Having a look at the card, you can see that there's nothing that we haven't seen before. As we mentioned in the past, the HD 5970 cooler is essentially a larger version of the HD 5870 one with the same overall design on the cooler being seen.
That doesn't mean that GIGABYTE haven't done anything. As usual we can see they've added their own sticker to the cooler which lets us know the model and brand. Hopefully the fact that the design kits have gone out to ATI partners recently means we'll begin to see companies mix up the model in the near future with new coolers and big overclocks.
Doing a quick spin around the card, we can see our two power connectors that sit up the top towards the back. Here we have a single 6-Pin connector along with a single 8-Pin one. Staying across the top but moving closer to the front, we can see our single CrossFire connector that lets us run a second one of these cards together.
Looking at the I/O side of things, we've got two Dual-Link DVI connectors along with a single Mini DisplayPort connector. If you missed the last page and you're concerned about the fact that your monitor doesn't have a Mini Display port, you'll be glad to know that a convertor to standard DisplayPort is included in the bundle.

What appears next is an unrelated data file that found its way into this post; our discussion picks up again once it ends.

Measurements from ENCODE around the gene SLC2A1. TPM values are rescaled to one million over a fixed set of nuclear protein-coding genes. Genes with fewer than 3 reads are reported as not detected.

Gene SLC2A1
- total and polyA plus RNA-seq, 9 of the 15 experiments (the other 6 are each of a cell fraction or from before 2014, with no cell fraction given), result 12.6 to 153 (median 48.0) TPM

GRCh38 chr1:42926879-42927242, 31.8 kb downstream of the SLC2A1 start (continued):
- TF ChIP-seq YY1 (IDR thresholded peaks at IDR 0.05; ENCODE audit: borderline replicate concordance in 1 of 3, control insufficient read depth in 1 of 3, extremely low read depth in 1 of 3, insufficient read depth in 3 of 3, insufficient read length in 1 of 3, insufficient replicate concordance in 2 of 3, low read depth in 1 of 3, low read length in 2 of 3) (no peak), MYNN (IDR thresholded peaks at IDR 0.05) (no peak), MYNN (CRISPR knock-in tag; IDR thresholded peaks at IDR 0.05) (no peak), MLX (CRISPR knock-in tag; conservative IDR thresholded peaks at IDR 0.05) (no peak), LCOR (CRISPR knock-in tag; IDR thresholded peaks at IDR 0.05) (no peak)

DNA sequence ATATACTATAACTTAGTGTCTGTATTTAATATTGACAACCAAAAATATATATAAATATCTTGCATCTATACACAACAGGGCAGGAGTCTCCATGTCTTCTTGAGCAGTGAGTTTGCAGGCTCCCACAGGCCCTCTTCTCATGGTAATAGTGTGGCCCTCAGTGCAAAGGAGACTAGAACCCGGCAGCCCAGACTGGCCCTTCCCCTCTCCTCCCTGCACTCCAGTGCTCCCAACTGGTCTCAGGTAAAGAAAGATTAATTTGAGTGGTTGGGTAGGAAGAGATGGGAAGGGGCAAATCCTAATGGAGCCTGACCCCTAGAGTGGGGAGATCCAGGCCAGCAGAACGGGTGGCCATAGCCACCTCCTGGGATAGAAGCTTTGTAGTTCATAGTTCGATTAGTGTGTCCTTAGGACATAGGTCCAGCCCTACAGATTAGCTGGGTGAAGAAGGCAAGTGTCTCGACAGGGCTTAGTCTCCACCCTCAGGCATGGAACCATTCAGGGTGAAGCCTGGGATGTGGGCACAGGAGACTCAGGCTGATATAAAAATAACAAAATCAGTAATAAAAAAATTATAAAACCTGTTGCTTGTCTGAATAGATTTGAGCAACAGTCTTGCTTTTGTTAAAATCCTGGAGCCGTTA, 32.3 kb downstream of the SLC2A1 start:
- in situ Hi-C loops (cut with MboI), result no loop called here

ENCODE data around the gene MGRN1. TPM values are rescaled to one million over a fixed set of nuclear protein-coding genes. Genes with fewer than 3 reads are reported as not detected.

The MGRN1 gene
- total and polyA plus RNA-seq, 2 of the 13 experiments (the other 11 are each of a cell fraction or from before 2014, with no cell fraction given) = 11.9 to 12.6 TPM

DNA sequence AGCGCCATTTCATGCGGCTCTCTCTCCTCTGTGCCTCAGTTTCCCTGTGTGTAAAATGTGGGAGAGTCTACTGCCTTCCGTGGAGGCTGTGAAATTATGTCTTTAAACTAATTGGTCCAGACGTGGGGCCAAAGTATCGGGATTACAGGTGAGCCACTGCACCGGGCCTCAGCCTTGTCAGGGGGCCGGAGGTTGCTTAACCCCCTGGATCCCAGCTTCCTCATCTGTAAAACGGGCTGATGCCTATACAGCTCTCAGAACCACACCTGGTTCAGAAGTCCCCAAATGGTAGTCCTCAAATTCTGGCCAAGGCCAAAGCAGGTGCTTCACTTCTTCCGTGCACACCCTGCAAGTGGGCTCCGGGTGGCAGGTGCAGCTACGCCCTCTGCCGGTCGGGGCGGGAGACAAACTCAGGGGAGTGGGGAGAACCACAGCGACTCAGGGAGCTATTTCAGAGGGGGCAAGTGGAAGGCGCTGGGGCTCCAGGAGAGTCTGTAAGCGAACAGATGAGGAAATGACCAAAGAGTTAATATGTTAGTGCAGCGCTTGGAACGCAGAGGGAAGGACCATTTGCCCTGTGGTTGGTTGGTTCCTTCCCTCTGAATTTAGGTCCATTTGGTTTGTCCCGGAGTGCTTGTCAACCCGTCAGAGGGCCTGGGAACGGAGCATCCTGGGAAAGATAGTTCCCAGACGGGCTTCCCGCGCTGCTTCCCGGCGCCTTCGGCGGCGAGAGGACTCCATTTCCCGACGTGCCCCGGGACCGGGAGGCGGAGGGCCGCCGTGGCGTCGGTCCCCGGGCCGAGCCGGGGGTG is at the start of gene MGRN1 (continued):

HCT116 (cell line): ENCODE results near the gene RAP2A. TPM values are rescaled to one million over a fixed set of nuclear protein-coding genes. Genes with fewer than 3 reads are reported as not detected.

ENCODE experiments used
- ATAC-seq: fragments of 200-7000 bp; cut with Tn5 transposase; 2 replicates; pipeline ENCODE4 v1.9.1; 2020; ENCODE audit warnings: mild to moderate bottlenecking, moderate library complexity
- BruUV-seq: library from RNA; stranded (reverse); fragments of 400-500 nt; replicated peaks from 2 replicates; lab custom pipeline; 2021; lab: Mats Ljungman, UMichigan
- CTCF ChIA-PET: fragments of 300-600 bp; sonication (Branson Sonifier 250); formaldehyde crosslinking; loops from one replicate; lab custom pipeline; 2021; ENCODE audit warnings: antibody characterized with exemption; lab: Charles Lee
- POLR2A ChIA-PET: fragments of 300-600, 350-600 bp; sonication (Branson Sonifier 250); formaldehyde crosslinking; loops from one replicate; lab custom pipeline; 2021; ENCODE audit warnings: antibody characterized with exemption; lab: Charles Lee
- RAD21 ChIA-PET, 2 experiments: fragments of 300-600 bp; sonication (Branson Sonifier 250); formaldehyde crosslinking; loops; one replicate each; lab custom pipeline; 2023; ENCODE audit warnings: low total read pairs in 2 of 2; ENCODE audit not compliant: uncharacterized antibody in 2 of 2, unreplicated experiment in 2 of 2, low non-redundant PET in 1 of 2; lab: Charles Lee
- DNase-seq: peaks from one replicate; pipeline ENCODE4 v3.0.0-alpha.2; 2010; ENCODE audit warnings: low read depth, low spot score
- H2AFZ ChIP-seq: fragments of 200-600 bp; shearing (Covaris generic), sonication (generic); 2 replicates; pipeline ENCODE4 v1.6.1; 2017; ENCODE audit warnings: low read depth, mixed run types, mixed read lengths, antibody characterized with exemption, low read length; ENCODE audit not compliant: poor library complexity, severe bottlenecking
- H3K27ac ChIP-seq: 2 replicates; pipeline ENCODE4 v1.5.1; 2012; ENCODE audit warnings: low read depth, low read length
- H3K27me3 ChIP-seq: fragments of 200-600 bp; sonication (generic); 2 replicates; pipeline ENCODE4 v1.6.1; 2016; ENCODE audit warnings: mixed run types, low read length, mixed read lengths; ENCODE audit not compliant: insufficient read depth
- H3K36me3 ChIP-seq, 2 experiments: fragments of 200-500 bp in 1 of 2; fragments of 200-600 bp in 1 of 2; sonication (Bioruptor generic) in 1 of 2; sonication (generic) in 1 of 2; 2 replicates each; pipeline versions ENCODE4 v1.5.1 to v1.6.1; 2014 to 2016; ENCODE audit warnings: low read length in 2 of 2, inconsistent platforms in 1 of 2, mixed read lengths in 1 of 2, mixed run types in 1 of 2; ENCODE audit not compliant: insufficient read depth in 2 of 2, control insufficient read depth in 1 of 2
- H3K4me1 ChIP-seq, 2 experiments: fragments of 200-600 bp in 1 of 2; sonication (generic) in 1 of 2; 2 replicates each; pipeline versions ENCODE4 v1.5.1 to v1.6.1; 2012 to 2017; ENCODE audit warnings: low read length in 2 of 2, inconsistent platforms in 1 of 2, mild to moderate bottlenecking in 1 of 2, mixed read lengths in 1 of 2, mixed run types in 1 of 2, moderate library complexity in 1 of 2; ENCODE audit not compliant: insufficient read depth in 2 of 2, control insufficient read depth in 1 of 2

As we mentioned, the card we're looking at today from GIGABYTE carries with it the stock HD 5970 clocks. What this means is that the core comes in at 725MHz and the 2GB of GDDR5 carries with it a clock speed of 4000MHz QDR.
While that's all good and well, we've taken the time to let the model breathe a bit better. In turn we've been able to increase the core to 910MHz and the memory to 4740MHz QDR. Now, we don't really have to say how impressive that is compared to the stock model, so we're not going to. Instead we'll get stuck into having a quick look at our test system before seeing what these increased numbers do for us.